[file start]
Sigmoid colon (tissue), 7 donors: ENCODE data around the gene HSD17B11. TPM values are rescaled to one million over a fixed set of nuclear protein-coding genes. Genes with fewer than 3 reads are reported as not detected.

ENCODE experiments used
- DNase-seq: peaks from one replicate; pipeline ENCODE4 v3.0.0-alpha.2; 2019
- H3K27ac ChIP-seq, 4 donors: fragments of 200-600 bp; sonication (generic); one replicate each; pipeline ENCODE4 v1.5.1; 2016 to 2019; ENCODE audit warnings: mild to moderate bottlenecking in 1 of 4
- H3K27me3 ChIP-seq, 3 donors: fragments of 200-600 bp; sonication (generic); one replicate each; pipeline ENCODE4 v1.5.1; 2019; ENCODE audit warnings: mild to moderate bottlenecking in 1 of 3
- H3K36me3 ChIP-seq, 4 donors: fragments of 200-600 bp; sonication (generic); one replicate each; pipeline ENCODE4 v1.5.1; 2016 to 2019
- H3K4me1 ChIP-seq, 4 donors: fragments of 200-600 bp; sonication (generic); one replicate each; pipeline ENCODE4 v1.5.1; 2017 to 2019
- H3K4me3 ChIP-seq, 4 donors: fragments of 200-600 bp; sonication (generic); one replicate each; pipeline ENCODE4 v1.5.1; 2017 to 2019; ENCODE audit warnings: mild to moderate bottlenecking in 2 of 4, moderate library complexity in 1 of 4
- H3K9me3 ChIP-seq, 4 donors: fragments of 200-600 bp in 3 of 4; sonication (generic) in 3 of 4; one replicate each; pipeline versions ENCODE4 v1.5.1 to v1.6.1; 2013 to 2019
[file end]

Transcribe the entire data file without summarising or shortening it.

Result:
Sigmoid colon (tissue), 7 donors: ENCODE data around the gene HSD17B11. TPM values are rescaled to one million over a fixed set of nuclear protein-coding genes. Genes with fewer than 3 reads are reported as not detected.

ENCODE experiments used
- DNase-seq: peaks from one replicate; pipeline ENCODE4 v3.0.0-alpha.2; 2019
- H3K27ac ChIP-seq, 4 donors: fragments of 200-600 bp; sonication (generic); one replicate each; pipeline ENCODE4 v1.5.1; 2016 to 2019; ENCODE audit warnings: mild to moderate bottlenecking in 1 of 4
- H3K27me3 ChIP-seq, 3 donors: fragments of 200-600 bp; sonication (generic); one replicate each; pipeline ENCODE4 v1.5.1; 2019; ENCODE audit warnings: mild to moderate bottlenecking in 1 of 3
- H3K36me3 ChIP-seq, 4 donors: fragments of 200-600 bp; sonication (generic); one replicate each; pipeline ENCODE4 v1.5.1; 2016 to 2019
- H3K4me1 ChIP-seq, 4 donors: fragments of 200-600 bp; sonication (generic); one replicate each; pipeline ENCODE4 v1.5.1; 2017 to 2019
- H3K4me3 ChIP-seq, 4 donors: fragments of 200-600 bp; sonication (generic); one replicate each; pipeline ENCODE4 v1.5.1; 2017 to 2019; ENCODE audit warnings: mild to moderate bottlenecking in 2 of 4, moderate library complexity in 1 of 4
- H3K9me3 ChIP-seq, 4 donors: fragments of 200-600 bp in 3 of 4; sonication (generic) in 3 of 4; one replicate each; pipeline versions ENCODE4 v1.5.1 to v1.6.1; 2013 to 2019